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Site C, Yes or No? Gov't Never Directly Asked Locals

An $8 million consultation with the public danced around main issue say critics.

By Kim Belanger, Emma Hamilton, Tia Low, Kadie Smith and Jessica Lampard, 22 Sep 2011, TheTyee.ca

Artist's rendition of Site C dam

Artist's rendition of Site C dam planned to be built on the Peace River in northeastern British Columbia. Source: BC Hydro.

When the Site C dam is finally built, $7.9 billion of taxpayer money will have been spent, more than 5,000 hectares will have been flooded and First Nations say their rights will have been violated.

But, despite those impacts, BC Hydro Corp. never appears to have outright asked Peace River region residents whether that project should go ahead during a year-long, $8-million public consultation process, which some participants have accused of being biased.

Dam without a name

The dam, which would generate enough electricity to power more than 450,000 homes, has been started and stopped three times since it was first proposed in the 1950s -- each time because it was deemed unnecessary.

Nevertheless, Gordon Campbell's government deemed that project necessary in 2004, a position his successor Christy Clark reaffirmed in mid-August. After that decision was made by Campbell, BC Hydro launched a consultation process in 2007 to seek public input on everything from access roadways to air quality.

But the three rounds of feedback forms distributed by BC Hydro as part of that process never directly asked about the level of support for the Site C. Instead, one form asked about the level of support for a "major hydroelectric dam."

Almost half -- 45 per cent -- of respondents registered their lack of support for such a project, even though it wasn't identified as being Site C.

'Straight up question' lacking

Another form asked participants to indicate whether they'd support Site C "if" hypothetical conservation efforts, equipment upgrades and development of new power sources failed to meet the province's energy needs.

Yet again, 40 per cent of respondents opposed Site C anyway.

"Obviously, if they're still getting opposition even when they're nuancing the question so significantly then they would have gotten an even worse result if they asked it straight up," commented pollster Bob Penner.

As for why BC Hydro didn't ask a "straight up" question, a spokesperson for the Crown corporation said a "what if" question was used because the company "does not look at resources in isolation and instead looks at a portfolio of options and scenarios."

"This is because there are many combinations of resource options that could be used to fill the gap between future demand and current supply."

The spokesperson said members of the public also had an opportunity to voice their opinion on the dam during a separate consultation process for BC Hydro's 2011 integrated resource plan.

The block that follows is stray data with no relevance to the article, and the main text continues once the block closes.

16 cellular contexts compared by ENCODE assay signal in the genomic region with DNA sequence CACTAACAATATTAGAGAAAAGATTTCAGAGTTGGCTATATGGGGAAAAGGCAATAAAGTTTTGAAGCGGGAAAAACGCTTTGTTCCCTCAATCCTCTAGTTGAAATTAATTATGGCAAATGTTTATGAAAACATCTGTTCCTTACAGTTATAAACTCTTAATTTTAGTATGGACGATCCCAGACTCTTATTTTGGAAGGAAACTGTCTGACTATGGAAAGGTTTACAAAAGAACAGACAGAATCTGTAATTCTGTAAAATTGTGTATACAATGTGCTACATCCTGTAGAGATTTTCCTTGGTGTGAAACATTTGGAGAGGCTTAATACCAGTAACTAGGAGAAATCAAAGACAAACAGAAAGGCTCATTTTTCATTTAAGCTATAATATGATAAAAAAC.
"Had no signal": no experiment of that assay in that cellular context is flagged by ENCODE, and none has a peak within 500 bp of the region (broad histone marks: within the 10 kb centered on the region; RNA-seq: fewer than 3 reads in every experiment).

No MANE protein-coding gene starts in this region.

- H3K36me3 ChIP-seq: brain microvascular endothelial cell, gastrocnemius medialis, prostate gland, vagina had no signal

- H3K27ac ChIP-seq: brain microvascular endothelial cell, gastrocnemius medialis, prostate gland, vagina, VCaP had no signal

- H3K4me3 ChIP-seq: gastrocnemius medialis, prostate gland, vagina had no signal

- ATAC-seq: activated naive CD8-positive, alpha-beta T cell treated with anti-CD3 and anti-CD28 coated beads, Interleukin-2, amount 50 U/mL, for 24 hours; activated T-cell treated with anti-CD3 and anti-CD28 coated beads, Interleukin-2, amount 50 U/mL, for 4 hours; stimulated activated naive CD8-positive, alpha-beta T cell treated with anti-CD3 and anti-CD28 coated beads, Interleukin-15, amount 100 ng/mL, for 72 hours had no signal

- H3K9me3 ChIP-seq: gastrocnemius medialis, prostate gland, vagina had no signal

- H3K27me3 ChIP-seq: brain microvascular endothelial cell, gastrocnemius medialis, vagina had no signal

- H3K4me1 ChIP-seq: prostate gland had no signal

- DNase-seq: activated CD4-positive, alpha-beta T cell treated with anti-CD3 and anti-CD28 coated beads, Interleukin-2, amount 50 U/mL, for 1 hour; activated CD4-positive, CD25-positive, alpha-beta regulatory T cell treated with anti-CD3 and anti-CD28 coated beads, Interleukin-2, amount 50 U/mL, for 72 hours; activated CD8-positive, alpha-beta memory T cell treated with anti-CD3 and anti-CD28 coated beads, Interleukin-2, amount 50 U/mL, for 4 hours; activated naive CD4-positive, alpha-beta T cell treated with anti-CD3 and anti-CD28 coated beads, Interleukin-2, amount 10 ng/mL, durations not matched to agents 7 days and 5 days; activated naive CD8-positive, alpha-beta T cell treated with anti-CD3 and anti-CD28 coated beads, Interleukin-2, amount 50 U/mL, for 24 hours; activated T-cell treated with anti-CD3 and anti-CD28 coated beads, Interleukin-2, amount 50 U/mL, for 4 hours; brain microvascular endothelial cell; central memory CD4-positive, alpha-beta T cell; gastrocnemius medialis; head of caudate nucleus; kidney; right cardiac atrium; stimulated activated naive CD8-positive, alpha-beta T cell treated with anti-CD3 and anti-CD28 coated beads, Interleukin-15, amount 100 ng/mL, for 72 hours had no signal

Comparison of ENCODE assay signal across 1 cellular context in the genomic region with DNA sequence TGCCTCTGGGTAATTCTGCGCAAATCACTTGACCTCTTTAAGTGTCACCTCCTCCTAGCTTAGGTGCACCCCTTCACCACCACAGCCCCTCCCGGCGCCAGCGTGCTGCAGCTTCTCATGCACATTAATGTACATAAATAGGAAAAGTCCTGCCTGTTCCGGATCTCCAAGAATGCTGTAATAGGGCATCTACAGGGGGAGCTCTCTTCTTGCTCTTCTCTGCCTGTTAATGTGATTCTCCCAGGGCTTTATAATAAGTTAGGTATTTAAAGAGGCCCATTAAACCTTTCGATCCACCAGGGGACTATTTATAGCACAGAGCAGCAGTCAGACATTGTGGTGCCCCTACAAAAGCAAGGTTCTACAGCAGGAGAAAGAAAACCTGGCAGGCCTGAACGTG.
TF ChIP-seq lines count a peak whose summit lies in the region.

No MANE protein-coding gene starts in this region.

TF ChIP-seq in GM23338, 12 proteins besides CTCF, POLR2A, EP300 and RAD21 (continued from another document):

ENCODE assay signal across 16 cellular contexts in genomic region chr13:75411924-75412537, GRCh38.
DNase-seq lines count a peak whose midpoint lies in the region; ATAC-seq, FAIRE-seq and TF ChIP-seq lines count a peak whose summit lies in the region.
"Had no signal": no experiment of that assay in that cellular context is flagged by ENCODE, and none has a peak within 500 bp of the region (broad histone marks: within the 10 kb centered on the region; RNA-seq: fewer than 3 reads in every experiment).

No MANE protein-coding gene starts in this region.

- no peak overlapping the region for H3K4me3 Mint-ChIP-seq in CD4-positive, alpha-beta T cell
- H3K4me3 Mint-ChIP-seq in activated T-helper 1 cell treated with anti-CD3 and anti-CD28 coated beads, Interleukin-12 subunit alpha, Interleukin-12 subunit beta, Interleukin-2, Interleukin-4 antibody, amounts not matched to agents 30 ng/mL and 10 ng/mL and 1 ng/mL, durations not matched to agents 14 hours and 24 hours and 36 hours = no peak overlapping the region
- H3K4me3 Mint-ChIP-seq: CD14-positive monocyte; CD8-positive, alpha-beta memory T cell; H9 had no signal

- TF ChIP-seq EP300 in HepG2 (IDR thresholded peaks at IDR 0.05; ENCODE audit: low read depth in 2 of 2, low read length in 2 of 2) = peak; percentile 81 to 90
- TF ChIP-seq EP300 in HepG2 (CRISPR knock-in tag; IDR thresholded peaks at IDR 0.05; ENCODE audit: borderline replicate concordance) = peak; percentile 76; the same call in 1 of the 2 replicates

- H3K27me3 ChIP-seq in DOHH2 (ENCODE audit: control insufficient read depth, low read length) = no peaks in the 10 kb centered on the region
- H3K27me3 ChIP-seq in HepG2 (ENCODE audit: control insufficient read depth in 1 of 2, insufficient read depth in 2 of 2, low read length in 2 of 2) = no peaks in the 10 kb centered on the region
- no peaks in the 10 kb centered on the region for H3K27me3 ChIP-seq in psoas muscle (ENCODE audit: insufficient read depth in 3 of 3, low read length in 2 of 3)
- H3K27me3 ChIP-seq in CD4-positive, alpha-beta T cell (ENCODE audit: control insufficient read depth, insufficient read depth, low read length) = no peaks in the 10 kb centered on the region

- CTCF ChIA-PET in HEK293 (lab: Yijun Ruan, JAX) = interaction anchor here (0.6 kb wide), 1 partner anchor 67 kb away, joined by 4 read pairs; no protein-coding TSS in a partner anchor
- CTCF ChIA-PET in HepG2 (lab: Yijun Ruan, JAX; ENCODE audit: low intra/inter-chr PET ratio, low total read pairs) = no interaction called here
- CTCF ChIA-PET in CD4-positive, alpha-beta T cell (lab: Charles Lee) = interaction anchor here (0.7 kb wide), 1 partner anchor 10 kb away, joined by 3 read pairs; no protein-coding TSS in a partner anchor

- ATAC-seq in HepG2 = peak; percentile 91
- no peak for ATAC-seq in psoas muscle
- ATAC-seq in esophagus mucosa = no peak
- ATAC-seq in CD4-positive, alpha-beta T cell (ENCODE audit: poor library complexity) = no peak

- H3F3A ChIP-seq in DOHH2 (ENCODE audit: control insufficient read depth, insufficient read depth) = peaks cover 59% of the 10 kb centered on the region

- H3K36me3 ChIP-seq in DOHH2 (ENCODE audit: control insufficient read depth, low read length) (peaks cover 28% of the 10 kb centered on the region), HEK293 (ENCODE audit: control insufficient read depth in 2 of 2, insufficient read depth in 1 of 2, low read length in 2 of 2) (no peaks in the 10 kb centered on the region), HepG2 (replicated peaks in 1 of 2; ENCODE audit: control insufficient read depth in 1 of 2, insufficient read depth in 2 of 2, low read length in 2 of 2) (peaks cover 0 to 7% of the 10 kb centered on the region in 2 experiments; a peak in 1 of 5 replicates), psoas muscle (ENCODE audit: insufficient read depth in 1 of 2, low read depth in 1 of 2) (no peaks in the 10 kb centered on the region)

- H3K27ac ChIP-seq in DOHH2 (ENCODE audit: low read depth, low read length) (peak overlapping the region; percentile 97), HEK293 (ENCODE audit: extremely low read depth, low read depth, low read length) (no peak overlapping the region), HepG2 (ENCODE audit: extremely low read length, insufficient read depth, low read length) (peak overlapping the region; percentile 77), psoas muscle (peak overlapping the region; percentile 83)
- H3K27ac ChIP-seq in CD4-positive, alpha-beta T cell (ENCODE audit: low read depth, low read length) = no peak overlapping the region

Nevertheless, Penner -- the president and chief executive officer of Vancouver-based Strategic Communications Inc. -- said, "If you're just doing research, if you just want to know, you would ask a straight up question" during the Site C consultation process.

'Capital crime on nature': local resident

In its absence, some Peace River residents tried to give a "straight up" no to BC Hydro's dam proposal. For example, when a feedback form asked them how they planned to use the Peace River Valley and reservoir for recreation if Site C were completed, 42 per cent of respondents ignored that open-ended question and simply indicated they didn't want the project built.

That sentiment also came out at BC Hydro's public meetings on the hydroelectric project. Some demonstrated outside those gatherings while others directly voiced their concerns to the Crown corporation's consultation team.

For example, minutes taken by the team show, during an Oct. 2008 meeting in Fort St. John, Peace River resident Axel Zalbock said it would be a "capital crime on nature" to build the dam, given that there were other ways of meeting the province's energy needs.

Indeed, it's likely Peace River residents would have preferred BC Hydro to pursue those alternatives rather than Site C. According to the feedback forms, upgrading the province's existing energy assets and investing in wind, solar and biomass power received more support than building a "major hydroelectric dam" -- with 98 per cent, 90 per cent and 89 per cent respectively backing those ideas.

Moreover, the perception that Site C is a foregone conclusion led to accusations of bias during the public consultation process.

'Are you trying to be neutral?': councilor

"Are you trying to be neutral or are you trying to sell Site C?" questioned Hudson's Hope councilor Terry Webster in minutes of a meeting in his community in Oct. 2008.

At one point, BC Hydro representatives tried to allay those concerns by stating that independent regulatory bodies would also have an opportunity to review the dam. But, when the Clean Energy Act received royal assent last year, one of those bodies -- the BC Utilities Commission -- was stripped of its oversight role over Site C.

That means the Canadian and British Columbia environmental assessment offices' stamps of approval are the only major regulatory hurdles left for the dam to clear before it is built.

Meanwhile, BC Hydro is continuing to consult with the public about that project -- having already launched a third round of consultations. But what's unclear is whether anything the public says about Site C will stop it from being built.  [Tyee]

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